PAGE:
Lucas Pinkerton, Owner and Master Distiller at Pinkerton's Distillery
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Instead of a New Sheriff, there is a New Distillery in Town

West Texas’ First Distillery – Pinkerton’s Distillery in Lubbock

West Texas may not have a new sheriff but there is a new distillery in town. Actually, they’re the first distillery in West Texas. In 2015, Pinkerton’s Distillery started producing Platinum, Coconut, and Gold Rums. Now Lucas Pinkerton’s Rums are sold in stores throughout two-thirds of Texas.

Lucas Pinkerton’s passion for distilling started while he was a student at Texas Tech University in Lubbock. Even though he originally began making beer and wine for personal consumption, Pinkerton’s drink of choice is Rum. So, while still a student, he decided to open a distillery. Since he was going for a business administration degree, Pinkerton took advantage of the opportunity and took as many entrepreneurial classes as he could so he would be set to open his business.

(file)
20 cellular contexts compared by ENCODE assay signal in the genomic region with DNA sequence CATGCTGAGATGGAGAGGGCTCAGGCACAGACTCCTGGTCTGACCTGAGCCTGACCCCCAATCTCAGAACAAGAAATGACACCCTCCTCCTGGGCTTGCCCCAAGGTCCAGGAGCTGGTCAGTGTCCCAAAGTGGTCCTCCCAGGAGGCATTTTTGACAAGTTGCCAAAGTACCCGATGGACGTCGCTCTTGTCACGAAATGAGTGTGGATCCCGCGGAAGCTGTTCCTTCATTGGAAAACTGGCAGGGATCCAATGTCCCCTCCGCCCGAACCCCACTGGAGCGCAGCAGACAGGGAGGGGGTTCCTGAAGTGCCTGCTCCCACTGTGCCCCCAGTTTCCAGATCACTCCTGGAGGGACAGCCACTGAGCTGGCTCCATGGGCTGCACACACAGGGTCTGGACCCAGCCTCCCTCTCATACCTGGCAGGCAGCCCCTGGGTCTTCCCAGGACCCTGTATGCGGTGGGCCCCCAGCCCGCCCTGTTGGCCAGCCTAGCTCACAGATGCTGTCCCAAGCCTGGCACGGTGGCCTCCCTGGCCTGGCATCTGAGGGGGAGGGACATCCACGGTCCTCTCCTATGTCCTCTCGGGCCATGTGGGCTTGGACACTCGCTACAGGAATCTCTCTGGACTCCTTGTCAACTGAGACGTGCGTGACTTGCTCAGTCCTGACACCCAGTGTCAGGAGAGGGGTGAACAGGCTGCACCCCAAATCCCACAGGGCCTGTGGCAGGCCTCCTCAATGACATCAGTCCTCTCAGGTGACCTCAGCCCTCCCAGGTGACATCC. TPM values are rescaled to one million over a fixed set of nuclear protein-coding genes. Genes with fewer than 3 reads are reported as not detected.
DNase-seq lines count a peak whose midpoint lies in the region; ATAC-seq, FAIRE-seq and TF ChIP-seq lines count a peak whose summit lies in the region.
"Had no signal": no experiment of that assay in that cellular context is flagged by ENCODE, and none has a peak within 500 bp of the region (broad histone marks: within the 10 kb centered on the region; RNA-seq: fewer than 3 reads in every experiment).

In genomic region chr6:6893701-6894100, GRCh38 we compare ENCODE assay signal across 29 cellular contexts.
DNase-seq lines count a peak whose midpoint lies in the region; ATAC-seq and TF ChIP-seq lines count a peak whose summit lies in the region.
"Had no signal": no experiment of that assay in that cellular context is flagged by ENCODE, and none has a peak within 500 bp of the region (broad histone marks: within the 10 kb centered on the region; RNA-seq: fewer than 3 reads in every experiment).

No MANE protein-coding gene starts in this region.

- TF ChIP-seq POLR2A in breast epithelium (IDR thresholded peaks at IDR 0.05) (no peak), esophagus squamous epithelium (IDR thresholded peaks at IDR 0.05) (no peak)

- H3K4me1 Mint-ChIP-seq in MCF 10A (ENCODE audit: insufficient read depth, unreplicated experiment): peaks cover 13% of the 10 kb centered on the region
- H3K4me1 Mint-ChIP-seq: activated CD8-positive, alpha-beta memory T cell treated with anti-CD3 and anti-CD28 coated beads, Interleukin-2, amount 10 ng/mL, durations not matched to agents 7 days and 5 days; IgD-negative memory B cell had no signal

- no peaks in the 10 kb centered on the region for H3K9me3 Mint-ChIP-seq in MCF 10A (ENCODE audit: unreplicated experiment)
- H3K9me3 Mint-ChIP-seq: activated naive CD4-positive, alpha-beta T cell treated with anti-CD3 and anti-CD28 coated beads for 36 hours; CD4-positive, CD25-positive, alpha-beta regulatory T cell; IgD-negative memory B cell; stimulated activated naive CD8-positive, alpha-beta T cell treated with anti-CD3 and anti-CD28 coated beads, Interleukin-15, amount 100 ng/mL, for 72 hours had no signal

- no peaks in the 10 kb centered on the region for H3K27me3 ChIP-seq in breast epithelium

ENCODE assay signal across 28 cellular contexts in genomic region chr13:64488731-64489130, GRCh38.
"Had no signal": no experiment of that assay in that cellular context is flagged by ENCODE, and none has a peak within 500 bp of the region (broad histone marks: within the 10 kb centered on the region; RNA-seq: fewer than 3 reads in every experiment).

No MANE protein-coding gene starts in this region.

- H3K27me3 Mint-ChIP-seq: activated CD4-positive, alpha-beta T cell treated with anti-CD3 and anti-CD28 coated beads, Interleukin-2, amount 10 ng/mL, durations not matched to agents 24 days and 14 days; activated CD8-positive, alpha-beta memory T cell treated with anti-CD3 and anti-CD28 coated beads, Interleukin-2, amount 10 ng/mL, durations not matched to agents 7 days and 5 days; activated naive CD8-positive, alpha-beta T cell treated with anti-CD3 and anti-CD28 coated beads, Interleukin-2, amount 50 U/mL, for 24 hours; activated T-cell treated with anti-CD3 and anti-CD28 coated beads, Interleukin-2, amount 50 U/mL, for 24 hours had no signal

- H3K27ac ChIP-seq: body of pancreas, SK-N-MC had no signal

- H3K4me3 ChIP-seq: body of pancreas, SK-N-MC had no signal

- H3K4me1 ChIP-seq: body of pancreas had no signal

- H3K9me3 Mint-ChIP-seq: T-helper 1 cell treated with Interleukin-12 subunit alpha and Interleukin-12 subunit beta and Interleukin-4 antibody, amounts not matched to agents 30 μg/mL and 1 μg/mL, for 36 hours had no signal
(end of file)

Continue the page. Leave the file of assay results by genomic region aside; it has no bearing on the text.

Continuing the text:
So, while still a student, he decided to open a distillery.

Startup

Fellow Shriner and friend Ken Grant heard Pinkerton’s idea and came on as a silent partner. The permit process took 11 months. Then Pinkerton created trial batches until his products were where he wanted them. Once he had his recipe established, he waited three months for label approval. In late 2015, Pinkerton was able to start production. By January 2016, his Rum was in stores. His Platinum, Coconut, and Gold Rums are now serving two-thirds of Texas.

Pinkerton's Coconut Rum
Pinkerton’s Coconut Rum

The Process

It all starts with Texas molasses from the Rio Grande Valley. The bottles come from El Dorado. All of the products Pinkerton uses come from Texas except for the corks. Pinkerton’s proud to claim his Rum is 100 percent Texas-made.

The Process, step 1 and 2
The Process, step 1 and 2

Step 1: Molasses, water, and yeast are blended.Pinkerton starts by mixing 540 pounds of raw, thick molasses with water and yeast. The mixture is blended for several hours before being transferred to containers for fermentation.

Step 3, The distillation process begins
Step 3, The distillation process begins